Smoke & Mirrors


I had this system for getting exactly what I wanted out of people. Oh, I’m not proud of it as such, but I admit, it was very, very effective.

You see, I’m an articulate woman. Well-educated, well-informed, well-adjusted. At least, that’s what people see, what I allow people to see. If they get too close to finding out what lies beneath that carefully crafted veneer – because it is, after all, paper-thin – then, I turn it on. The system. Works every, damn time.

Jonathan. He was the last one. he was skating on thin ice – that’s all I can say. All I will say, to the likes of you at least. He got too close. I’ve standards to keep up, an image to protect, my whole bloody life to keep on track. You know, a mortgage, a car, an exotic holiday I bloody well deserve. Do you know how difficult it is to keep this up, day in, day out?

The last straw was the lemon sherbert that melted all over the counter. Jonathan swore, jumped up as if he’d had a bucket of water thrown all over him and grabbed me, to make me look at the sweet, sticky mess dripping all over his new briefcase..

“Damn it all, Sophie! Do you know how much that cost? Look, look at the label. Just tell me you don’t know how expensive those things are. Bloody limited edition as well!”

He shoved a receipt in my face. “Read. It.” Menacing wasn’t the word. The paper was rich, creamy, watermarked. It literally smelled of money, that I could tell. But decipher the hieroglyphics handwritten in elegant copperplate? No. Not my bag.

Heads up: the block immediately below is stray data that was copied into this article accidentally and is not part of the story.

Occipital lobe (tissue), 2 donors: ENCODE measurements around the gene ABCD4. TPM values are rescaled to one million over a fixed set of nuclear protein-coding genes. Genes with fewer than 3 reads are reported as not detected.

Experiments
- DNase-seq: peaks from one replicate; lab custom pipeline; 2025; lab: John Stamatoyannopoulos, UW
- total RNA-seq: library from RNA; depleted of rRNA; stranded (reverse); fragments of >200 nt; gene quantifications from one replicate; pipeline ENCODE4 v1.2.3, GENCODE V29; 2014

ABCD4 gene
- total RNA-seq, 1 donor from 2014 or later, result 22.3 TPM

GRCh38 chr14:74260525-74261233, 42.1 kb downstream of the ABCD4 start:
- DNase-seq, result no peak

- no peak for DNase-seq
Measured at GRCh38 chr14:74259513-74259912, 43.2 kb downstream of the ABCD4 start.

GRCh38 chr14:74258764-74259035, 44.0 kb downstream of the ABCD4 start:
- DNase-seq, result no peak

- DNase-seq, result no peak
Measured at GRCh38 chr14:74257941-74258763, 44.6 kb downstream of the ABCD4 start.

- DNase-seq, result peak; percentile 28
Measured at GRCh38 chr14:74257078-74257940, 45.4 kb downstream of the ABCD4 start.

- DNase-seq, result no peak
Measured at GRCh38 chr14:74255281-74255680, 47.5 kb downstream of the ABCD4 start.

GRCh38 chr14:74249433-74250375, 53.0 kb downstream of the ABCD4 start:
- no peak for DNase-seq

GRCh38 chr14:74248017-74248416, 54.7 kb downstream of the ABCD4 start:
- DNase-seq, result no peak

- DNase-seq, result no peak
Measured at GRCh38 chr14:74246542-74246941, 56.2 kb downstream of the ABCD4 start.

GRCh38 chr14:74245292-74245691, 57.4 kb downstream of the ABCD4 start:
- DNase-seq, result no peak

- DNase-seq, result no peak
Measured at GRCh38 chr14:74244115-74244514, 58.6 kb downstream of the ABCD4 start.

I’d rather die than admit I can’t read, and watch my world crumble at my feet.

So, I cried. Like a baby. Got him to feel sorry for me, hold me close, comfort me, apologise..

And then I killed him.

I’d rather he die, than let the world know my guilty little secret.

Dancing With Jack Ketch – Five Sentence Fiction


Dad got sent to The War, that’s what Nan told Mum.

Mum wouldn’t listen – she shook her head, then shouted and waved her arms, then put her hands over her ears and cried.

Mum told anyone outside our four walls that Dad volunteered, that he took himself to the Navy, head held high and a smile on his lips, ready to do battle for King and Country.

Nan was right though – it was either go and fight, or hang for his crimes.

And I know what those crimes were – I saw them all.


Here’s my latest entry in to Lillie’s Five Sentence Fiction. It follows on from my VisDare entry this week, but of course can be read on its own. I hope you enjoy it, and please do visit Lillie’s blog for more five sentence tales!

Little Pitcher – VisDare


Aunty Vi and Uncle Roy don’t have no kids, they have a parrot. They taught it to say ‘Bad Lucy!’ and laugh. That’s me. I’m Lucy.

Mum got really angry with Aunty Vi and told her off good and proper. “Lucy’s good as gold, Violet! You’re just jealous because God decided you didn’t deserve children.”

They didn’t speak for weeks after. Christmas was spoiled and Nan wouldn’t let Mum forget how wicked she’d been, telling Aunty Vi she was being punished by God.

But I know the truth. I know that Vi didn’t want no baby. She went to see Rosie Noakes down Garrison Street and Rosie sorted her out. I know, because Dad took her there and fetched her back after, and Dad and Aunty Vi promised each other they’d never tell.

They all think they’re so clever.

They forget about me. They forget that I know everything.


Here’s my latest entry to the lovely Angela’s VisDare.

I hope you enjoy this week’s tale – I’ve tied it in with my Five Sentence Fiction entry and Magpie Tales entries this week (they’ll be up soonish).

Please do visit VisDare for more amazing flash fiction.